It’s time for men to step up and acknowledge that there is a serious problem with the attitude we have towards the violence women experience every day. Instead of telling men not to rape, we put hijabs on little girls. Instead of cracking down on domestic abuse, we tell wives not to provoke their husbands. Instead of giving an eve teaser a black eye we tell our women to stay home. We keep indirectly encouraging violence by never directly punishing the perpetrator. Instead, the victim gets the double sentence: not only are they being harassed, groped or subjected to filthy invective, they are told it’s their fault too. The Blank Noise Project, based in Bangalore, has a wonderful exhibit called “I Never Ask For It.” It comprises of clothing sent in by women and men—outfits they were wearing when they were harassed in public. The clothes range from tank tops to shalwar kameezes, from school uniforms and saris to jeans and burqas. The premise is simple, the evidence self-explanatory: nobody ever wants to be harassed. You can wear anything at all and still be the target of lewd and offensive behaviour. You could be on a bus with a friend, as was the 23 year old girl who was assaulted in Delhi in 2012 and later died of her horrific injuries. At the time of the writing of this column, the raped bodies of a 14 and 16 year old girl were hanging from a tree in a village in UP. The villagers wouldn’t let the police take the corpses down until arrests were made. Farzana Parveen and countless others like her are in early graves. Why? Because there are men in the world who view women as sub-human. Who believe they have as much a right to life as a dog does. That they, as in the case of Elliot Rodger, believe that women owe them whatever they demand, and refusal is fatal. Farzana’s father helped to kill her; her husband murdered his first wife and conveniently attributed it to his love for her. So now not only is Farzana the victim, but the cause of all the men’s troubles. If it weren’t for her, her father, brother and widower wouldn’t be murderers. If it weren’t for them, she would be alive.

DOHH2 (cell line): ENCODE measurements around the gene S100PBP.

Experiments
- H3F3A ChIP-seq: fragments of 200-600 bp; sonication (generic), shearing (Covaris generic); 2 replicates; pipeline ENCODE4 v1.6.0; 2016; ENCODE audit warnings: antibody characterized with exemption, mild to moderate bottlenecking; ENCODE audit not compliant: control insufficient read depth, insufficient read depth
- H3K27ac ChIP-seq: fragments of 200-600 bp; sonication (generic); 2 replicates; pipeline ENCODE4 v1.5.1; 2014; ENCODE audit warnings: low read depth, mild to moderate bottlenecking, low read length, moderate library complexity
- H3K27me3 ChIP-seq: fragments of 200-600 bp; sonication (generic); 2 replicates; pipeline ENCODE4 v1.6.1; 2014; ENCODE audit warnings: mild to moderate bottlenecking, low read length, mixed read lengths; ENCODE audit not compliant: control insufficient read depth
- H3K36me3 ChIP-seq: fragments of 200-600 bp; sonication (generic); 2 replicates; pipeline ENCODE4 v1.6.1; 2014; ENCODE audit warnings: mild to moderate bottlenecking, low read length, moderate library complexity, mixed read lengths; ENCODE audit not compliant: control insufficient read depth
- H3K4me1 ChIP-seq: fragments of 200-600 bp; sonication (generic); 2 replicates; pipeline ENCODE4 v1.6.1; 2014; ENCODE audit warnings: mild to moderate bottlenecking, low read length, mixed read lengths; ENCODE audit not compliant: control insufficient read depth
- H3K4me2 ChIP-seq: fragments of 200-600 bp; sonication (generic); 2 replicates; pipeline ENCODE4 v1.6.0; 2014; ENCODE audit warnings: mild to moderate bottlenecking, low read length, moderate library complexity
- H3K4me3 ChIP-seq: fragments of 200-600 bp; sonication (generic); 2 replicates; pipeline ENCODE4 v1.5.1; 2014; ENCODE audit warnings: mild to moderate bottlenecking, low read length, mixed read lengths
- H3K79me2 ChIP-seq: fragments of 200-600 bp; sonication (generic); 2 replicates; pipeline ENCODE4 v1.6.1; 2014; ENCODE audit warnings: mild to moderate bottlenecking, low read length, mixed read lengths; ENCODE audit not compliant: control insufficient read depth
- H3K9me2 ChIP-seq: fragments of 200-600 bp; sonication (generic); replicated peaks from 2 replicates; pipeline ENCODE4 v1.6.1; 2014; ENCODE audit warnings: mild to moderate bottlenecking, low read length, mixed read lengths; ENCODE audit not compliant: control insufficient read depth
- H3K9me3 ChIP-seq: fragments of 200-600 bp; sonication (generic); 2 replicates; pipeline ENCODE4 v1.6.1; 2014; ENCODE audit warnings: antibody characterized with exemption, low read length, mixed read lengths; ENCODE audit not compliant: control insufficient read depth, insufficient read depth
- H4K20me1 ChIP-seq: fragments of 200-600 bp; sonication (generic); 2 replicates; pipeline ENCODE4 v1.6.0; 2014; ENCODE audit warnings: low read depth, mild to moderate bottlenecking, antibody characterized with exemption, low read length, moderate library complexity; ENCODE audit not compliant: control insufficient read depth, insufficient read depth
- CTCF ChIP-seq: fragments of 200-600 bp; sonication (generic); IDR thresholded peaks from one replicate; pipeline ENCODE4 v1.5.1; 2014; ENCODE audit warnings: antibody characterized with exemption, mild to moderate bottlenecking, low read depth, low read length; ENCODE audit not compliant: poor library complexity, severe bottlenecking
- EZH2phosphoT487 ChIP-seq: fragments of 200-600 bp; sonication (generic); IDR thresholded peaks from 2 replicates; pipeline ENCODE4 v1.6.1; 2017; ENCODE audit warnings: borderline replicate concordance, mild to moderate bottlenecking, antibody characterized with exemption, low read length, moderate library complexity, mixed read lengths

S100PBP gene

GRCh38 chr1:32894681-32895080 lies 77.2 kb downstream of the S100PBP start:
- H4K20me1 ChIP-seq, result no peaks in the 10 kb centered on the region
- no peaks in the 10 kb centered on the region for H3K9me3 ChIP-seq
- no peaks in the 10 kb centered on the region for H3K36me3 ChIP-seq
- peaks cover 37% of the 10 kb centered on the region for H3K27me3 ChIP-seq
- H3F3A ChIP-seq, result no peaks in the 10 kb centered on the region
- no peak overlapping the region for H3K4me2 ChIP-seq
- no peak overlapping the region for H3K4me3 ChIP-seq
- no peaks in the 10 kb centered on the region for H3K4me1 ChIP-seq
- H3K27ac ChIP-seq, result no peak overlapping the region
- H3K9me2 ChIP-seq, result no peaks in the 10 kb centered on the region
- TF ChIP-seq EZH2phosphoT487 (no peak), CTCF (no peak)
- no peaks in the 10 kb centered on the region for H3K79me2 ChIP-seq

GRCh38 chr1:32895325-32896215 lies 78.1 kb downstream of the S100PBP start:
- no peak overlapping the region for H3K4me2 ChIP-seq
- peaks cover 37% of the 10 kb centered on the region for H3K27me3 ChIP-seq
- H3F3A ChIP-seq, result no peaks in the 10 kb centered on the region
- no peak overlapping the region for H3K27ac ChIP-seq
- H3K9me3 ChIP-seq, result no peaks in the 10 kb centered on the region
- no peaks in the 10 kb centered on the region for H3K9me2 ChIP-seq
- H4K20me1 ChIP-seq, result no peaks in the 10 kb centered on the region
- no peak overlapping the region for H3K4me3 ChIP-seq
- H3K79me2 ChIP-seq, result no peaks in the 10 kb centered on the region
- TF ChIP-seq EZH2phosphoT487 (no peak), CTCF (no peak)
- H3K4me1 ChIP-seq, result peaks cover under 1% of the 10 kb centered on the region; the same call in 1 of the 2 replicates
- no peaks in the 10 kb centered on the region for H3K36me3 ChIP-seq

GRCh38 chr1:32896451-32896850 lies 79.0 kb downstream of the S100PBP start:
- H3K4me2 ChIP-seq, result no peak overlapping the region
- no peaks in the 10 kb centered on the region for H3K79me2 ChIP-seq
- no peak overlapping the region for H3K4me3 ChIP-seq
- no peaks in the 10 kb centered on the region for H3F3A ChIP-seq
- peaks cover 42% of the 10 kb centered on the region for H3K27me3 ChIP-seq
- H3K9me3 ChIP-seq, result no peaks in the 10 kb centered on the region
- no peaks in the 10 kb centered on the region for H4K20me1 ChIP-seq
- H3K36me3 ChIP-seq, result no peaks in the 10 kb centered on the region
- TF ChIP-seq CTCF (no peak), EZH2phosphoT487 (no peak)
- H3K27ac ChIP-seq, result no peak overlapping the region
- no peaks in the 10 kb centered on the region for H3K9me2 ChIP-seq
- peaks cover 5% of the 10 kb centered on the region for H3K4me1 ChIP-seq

We work hard to change the world for our children. We want them to be safe, for our cities to be places we can grow up in and prosper. Not all men are evil, so why won’t they help us trying to stop the ones that are? Women chipping away at the patriarchy is something that will, thank God, always be happening—the minority trying to get through to the majority. But I look forward to the day the majority looks inside itself and realizes that things need to change, when we begin to teach our sons that their masculinity is not based on the oppression of the feminine, that ‘being a man’ means more than a swagger and thinking the world owes you something just because you’re male. The hashtag that really brings me hope? #allmencan. Because as we say here, you can’t clap unless you have two hands.

The writer is a feminist based in Lahore.